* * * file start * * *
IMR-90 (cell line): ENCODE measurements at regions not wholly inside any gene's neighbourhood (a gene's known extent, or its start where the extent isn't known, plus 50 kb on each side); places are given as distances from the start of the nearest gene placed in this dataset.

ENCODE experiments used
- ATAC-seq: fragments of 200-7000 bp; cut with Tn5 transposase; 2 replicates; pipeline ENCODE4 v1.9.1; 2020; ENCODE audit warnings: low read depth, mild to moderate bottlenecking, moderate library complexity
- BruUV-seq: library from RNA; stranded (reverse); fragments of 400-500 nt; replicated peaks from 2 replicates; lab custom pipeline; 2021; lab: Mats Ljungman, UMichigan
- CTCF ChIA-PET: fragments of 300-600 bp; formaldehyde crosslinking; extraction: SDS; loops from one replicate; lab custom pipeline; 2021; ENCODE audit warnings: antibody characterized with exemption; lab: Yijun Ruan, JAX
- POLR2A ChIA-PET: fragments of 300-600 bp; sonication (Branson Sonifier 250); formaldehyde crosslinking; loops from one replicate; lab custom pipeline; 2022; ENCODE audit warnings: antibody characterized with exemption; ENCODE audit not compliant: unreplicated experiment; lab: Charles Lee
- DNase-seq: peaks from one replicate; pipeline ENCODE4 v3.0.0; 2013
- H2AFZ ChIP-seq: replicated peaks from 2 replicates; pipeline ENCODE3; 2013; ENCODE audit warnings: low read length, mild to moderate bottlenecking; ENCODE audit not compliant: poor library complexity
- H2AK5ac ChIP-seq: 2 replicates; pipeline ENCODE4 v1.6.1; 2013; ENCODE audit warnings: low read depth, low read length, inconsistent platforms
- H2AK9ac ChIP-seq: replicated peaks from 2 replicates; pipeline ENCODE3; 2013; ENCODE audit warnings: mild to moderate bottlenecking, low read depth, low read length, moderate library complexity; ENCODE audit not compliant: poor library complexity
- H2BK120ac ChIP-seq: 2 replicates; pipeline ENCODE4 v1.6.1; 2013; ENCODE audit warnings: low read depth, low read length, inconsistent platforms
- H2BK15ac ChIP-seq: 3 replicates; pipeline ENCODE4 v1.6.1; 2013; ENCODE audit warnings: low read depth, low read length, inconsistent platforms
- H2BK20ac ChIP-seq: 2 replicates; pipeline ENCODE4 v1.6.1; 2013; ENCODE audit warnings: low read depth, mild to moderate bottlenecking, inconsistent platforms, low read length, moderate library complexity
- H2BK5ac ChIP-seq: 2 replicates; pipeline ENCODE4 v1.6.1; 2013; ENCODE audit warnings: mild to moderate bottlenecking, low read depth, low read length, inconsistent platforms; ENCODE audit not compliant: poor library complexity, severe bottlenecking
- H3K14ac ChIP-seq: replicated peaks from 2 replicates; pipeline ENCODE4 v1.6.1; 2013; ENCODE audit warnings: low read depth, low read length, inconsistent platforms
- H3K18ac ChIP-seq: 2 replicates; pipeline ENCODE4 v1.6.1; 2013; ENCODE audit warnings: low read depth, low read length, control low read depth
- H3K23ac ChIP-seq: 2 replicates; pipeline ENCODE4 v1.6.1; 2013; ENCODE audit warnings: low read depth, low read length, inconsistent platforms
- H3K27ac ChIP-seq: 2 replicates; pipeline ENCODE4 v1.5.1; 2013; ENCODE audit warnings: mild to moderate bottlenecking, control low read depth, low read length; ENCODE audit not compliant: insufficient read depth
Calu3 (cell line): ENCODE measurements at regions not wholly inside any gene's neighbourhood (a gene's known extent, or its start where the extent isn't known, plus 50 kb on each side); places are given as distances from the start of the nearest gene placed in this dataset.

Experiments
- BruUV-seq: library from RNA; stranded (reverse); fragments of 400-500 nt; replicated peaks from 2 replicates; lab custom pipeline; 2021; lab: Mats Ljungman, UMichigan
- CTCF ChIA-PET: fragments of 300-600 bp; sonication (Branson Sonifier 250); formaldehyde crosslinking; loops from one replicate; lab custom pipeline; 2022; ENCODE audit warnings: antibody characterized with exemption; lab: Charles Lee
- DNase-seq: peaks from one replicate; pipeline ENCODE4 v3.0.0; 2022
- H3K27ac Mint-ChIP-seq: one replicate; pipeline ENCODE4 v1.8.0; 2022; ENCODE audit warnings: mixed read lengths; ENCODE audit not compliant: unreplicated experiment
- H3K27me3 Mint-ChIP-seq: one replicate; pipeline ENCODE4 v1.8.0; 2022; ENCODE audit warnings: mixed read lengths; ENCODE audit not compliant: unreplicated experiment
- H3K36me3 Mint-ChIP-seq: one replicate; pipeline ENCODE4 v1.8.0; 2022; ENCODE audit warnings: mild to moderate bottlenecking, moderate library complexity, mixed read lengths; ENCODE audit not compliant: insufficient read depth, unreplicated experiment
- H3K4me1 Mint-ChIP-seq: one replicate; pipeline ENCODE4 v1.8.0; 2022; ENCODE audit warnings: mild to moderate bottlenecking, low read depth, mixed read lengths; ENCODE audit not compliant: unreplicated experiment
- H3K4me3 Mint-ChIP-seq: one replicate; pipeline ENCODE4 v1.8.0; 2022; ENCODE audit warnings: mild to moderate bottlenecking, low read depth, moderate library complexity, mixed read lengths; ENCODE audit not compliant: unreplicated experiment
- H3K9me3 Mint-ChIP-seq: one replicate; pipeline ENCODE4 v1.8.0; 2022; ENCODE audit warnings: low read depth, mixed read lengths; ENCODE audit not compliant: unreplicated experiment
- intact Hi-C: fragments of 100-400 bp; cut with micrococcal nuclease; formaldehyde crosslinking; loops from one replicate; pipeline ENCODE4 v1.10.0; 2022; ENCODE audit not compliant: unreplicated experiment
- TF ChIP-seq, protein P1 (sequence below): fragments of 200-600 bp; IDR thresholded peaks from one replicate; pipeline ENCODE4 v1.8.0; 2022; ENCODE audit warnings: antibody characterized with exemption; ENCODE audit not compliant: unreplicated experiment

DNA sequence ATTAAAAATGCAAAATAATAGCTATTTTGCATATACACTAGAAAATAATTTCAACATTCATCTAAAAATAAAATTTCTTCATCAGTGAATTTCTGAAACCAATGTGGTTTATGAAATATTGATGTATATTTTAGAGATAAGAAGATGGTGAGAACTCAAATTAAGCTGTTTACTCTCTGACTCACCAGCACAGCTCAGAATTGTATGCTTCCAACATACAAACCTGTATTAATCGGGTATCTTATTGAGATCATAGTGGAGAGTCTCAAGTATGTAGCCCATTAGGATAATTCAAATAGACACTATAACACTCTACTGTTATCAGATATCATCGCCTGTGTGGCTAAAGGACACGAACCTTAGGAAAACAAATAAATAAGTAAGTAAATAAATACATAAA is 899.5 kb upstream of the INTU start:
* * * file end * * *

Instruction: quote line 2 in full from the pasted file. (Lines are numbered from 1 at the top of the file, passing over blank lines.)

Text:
ENCODE experiments used